Sunday, February 24, 2008
Review - Rambo
Oh Sly, why did you have to go and make another Rambo film? After scoring an unexpected hit with last year's Rocky Balboa, Sylvester Stallone has obviously decided that there's still more mileage to be squeezed from the cinematic icons of a bygone era, but this ghastly film – the fourth in the series – only succeeds in pissing away all of the goodwill his surprisingly tender boxing film built up. Twenty years after we last saw Vietnam veteran John Rambo in action, the starkly titled Rambo opens in pretty much the same way the previous one did – with John Rambo alone, disillusioned, and having renounced the violence of his past. He is now in Thailand, and he scrapes a living capturing deadly snakes which he later sells in the village. As ever, he's a surly and monosyllabic figure, and when a group of missionaries ask him to take them into Burma where they hope to provide much-needed humanitarian aid, he tells them they're wasting their time. They tell him they're trying to change the world – "Fuck the world" Rambo replies.
Of course, Rambo is eventually swayed by the pleas of pretty missionary Sarah (Julie Benz, useless), and he reluctantly takes them upriver; but when they are captured and imprisoned by Burmese troops, old John is forced to forge a machete, have a flurry of flashbacks to the earlier films, and join a rag-tag band of mercenaries (including cast-offs from Casualty and Coronation Street) in a daring rescue mission. It's easy to forget now that 1982's First Blood, the picture which introduced John Rambo to the world, is a modest and surprisingly compelling affair, with only one fatality occurring as the drama played out on a recognisably human scale. It's a world away from the ludicrous action favoured in the lesser sequels – Rambo II and III – films that took on the proportions of a live-action cartoon, as the previously tortured Vietnam vet and his rippling torso single-handedly defeated whole armies. This fourth, completely redundant Rambo film is another one from the "ludicrous cartoon" side of the franchise; in fact, the film most closely resembles a video game, with heads exploding and bodies being mowed down by an unending supply of bullets everywhere you look, and the whole ugly business proceeds without any hint of weight or consequence.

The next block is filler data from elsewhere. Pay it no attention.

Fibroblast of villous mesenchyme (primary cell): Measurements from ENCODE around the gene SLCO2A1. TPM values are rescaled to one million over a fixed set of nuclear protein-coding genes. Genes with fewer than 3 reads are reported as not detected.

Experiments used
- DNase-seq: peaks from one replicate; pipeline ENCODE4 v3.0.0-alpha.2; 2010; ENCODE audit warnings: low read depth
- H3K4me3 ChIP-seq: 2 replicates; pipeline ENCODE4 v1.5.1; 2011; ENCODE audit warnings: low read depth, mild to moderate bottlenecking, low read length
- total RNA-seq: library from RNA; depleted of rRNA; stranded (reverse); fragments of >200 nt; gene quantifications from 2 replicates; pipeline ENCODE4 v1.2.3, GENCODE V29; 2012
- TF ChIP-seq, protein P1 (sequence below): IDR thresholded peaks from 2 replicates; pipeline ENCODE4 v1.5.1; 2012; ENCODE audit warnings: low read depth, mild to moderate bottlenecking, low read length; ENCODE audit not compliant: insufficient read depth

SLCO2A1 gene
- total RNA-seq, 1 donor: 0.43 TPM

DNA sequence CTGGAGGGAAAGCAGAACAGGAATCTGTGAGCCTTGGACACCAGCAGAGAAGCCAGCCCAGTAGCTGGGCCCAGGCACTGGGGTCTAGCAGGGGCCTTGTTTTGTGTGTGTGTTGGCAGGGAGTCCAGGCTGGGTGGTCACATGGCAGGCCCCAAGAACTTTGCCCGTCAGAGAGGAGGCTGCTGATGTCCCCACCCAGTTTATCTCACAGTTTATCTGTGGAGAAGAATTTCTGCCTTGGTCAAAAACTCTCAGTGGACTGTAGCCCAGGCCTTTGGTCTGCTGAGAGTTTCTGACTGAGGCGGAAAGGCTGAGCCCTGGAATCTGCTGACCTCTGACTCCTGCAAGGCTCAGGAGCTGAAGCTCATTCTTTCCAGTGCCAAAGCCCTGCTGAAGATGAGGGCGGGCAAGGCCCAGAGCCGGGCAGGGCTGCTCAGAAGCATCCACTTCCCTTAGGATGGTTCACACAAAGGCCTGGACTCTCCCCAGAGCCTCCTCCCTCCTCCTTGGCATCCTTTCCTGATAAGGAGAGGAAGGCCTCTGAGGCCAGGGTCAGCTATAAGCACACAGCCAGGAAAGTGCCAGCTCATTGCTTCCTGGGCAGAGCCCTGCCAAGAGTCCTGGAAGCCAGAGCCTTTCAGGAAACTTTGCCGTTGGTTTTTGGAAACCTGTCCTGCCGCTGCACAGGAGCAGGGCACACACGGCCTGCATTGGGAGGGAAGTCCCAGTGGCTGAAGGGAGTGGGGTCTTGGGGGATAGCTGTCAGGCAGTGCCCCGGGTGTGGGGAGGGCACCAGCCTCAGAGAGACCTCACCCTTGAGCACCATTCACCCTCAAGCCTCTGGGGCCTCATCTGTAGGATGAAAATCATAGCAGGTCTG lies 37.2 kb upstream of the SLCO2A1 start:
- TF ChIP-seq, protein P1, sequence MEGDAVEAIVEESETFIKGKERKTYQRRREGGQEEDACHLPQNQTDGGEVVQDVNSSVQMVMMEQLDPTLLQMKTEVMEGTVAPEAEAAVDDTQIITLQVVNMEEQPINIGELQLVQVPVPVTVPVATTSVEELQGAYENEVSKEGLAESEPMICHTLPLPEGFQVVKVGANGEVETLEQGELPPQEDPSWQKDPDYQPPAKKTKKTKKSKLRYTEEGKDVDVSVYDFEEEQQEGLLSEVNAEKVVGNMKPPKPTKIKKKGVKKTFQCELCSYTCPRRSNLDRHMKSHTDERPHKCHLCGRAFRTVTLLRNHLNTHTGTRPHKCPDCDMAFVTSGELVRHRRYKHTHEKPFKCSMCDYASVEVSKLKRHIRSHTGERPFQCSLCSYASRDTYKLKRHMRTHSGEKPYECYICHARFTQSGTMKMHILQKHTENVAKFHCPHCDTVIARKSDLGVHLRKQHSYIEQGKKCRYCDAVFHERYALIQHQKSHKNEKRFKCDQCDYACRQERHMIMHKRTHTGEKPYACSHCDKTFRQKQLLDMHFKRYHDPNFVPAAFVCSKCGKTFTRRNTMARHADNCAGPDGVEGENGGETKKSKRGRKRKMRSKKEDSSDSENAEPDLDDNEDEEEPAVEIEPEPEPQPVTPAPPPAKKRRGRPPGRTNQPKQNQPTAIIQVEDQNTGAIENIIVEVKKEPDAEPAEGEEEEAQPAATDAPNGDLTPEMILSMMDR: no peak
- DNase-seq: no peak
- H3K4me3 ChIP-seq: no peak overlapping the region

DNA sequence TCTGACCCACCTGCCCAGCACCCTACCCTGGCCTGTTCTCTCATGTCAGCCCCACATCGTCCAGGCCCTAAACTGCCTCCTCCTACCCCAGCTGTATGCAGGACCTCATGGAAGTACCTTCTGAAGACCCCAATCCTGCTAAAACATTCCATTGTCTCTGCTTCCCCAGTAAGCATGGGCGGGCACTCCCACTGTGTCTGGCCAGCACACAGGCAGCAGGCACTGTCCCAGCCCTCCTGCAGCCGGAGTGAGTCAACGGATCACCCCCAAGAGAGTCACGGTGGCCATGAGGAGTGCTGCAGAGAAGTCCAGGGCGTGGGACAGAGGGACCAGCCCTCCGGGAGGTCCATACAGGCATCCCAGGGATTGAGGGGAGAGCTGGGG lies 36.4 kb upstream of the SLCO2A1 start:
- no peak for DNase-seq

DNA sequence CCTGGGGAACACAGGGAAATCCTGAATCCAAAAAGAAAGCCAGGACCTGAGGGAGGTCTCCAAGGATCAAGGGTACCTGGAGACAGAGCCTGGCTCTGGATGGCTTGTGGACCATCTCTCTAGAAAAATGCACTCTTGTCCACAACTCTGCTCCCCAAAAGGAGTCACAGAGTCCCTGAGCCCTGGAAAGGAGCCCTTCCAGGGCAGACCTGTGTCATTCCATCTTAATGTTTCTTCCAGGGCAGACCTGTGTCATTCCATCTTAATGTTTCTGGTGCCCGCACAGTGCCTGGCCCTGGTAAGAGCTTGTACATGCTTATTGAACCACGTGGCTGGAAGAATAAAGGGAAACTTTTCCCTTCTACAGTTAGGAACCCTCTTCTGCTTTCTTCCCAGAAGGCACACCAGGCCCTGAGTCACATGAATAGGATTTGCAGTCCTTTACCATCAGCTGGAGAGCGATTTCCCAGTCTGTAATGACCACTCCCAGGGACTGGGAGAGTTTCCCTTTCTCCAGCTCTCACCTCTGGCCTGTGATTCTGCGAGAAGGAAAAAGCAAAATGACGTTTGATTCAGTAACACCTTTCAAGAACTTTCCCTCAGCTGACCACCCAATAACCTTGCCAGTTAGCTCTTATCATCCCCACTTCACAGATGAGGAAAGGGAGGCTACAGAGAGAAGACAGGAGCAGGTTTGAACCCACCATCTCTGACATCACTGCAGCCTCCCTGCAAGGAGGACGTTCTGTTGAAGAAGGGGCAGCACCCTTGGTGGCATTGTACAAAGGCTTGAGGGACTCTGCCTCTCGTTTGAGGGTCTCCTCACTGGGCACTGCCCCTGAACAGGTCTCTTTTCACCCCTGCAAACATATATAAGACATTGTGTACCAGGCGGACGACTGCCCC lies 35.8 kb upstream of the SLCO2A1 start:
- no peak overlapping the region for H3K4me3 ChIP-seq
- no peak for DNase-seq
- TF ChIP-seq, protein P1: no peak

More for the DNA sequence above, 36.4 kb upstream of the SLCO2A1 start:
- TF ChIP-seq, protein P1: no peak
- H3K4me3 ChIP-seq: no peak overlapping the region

Stallone's direction of these sequences is frequently choppy, making it hard to ascertain who exactly is doing what to whom, and often all we can see is one pulverised body after another. Perhaps the most troubling aspect of Rambo – beyond the lame dialogue, stilted acting and shabby plotting – is the astonishing levels of violence. During the course of this 90-minute film, people get blown up, limbs get severed, heads get sliced off, throats get ripped out, one man gets eaten by pigs, women get raped and children get bayoneted. The film boasts a hit rate of 2.5 deaths per minutes, and we see every one of them in all their dubious glory. That's not the film's ugliest element, though; Stallone's incredibly offensive depiction of the picture's Asian contingent takes that honour. Aside from the cackling hordes we see indulging in the most violent massacres imaginable, Stallone also shows us that the chief villain is a sadistic pervert who preys on young boys, while the pivotal rescue sequence takes place as some hundred-strong group of Burmese soldiers indulge in a mass-rape of five terrified dancing girls. It's jaw-dropping in its tastelessness.
Stallone has stated in interviews that he wanted to expose audiences to the true horror of the atrocities being committed in Burma, and that's a fair enough intention, but you can't have it both ways, and the seriousness of Rambo's subject matter is undermined by Stallone's handling of it. The film opens in a sombre fashion with news reports and documentary footage from the region, but soon Stallone is employing all of the usual overblown action movie tricks in his direction. We get people running away from fireballs, a burning village reflected in the sunglasses of a smirking baddie, and at one point Rambo seems to detonate a nuclear device in the middle of the jungle (although I'm not sure how) and then outruns the explosion; but when set against this context, such ludicrous and gory action feels inappropriate at best and pornographic at worst.
Rambo climaxes in a numbing orgy of violence, with even the missionary who earlier decried all forms of violence finding time to beat a man to death with a rock (this is what's known as a "character arc", you see). It's hard to know how Stallone could have gone so far wrong with this picture after hitting just the right note with Rocky Balboa, but I think it ultimately comes down to the fact that John Rambo simply doesn't inspire anything like the kind of affection that Rocky does. As Balboa, Stallone brought a sensitivity and charm to his underdog character, but here he's just a silent brute, grunting and glowering his way through a wretched picture. "You can drop the thousand-yard stare" one character tells him, "I've seen it all before and I'm not impressed"; I couldn't have put it better myself.